Day 22 of Noirvember: The Lesser Knowns — Pushover (1954)
Some may call Pushover a “poor man’s Double Indemnity” — and the label is understandable. Like Double Indemnity, Pushover stars Fred MacMurray as a respected professional man pulled into a web of deception and murder at the urging of a beautiful blonde. But that’s where the similarities end. In Pushover, MacMurray’s character, Paul Sheridan, is an undercover cop assigned to keep an eye on Lona McLane (don’t you love that name?), a bank robber’s galpal portrayed by Kim Novak, in her first credited role. While maintaining a round-the-clock surveillance of Lona’s actions from an apartment across the street, Paul blurs the line between his professional and personal life, and before long he’s head over heels. When his lover proposes that they kill her boyfriend and abscond with his stolen bankroll, it doesn’t take Paul long to sign on. Like many best-laid plans, though, this scheme doesn’t turn out quite as intended.
The character I like best is not one of the principals; it’s Rick McAllister (Phil Carey), Paul’s partner on the surveillance job. When we first meet him, Rick is stony and cynical — not exactly a woman-hater, but certainly not a cheerleader for the female side. In his business, he’s seen ’em all: “B-girls, hustlers, blackmailers, shoplifters, drunks. You know, I think I’d still get married if I could find a half-honest woman,” Rick says. “There must be a few around.”
As it turns out, there’s one who lives right next door to Lona — a hard-working nurse named Ann (Dorothy Malone) — and Rick can’t keep his eyes off her. Before long, Rick admits: “I wait for her to come home. I worry about her, wonder what she’s doing.” He finally comes face-to-face with Ann in a memorable meet-cute in which he plays Sir Galahad, rescuing her from the attentions of an overly amorous date. Played by the handsome and beefy Phil Carey, Rick is a hard-nosed cop on the outside, but a big ol’ teddy bear on the inside. Juxtaposed against the rather seedy goings-on involving Paul and Lona, Rick’s schoolboy crush on Ann is a sweet and welcome diversion.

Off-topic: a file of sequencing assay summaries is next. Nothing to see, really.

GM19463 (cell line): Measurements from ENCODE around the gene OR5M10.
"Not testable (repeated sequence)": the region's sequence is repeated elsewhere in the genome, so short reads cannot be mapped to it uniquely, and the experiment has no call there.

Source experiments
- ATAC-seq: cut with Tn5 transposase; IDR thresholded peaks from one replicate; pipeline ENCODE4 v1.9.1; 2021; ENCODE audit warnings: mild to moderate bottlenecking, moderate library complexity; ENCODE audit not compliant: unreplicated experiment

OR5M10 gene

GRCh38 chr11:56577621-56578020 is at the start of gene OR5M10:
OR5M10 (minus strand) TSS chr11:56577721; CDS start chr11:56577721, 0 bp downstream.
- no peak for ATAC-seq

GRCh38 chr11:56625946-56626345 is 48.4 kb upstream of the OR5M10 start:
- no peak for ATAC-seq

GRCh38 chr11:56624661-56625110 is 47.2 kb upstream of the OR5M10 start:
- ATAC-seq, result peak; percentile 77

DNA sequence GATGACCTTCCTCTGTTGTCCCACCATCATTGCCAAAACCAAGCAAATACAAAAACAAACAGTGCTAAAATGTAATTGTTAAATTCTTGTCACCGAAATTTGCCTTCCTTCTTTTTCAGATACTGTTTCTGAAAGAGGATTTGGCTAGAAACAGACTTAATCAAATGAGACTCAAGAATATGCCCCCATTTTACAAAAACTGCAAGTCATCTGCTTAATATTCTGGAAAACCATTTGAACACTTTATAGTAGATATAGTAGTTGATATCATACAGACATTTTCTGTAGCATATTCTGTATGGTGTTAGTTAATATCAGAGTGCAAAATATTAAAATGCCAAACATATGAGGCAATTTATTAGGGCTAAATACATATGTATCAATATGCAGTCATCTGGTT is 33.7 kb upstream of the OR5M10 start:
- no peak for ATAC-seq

In an early scene, Kim Novak emerges from a movie theater showing the 1953 western, The Nebraskan. Released by Columbia Pictures, the film stars none other than Phil Carey.
“Money isn’t dirty. Just people.” — Lona McLane
One more thing:
Check out this great post by Robby Cress over at Dear Old Hollywood, all about the L.A. locations in the film. It’s good stuff.
And join me tomorrow for Day 23 of Noirvember!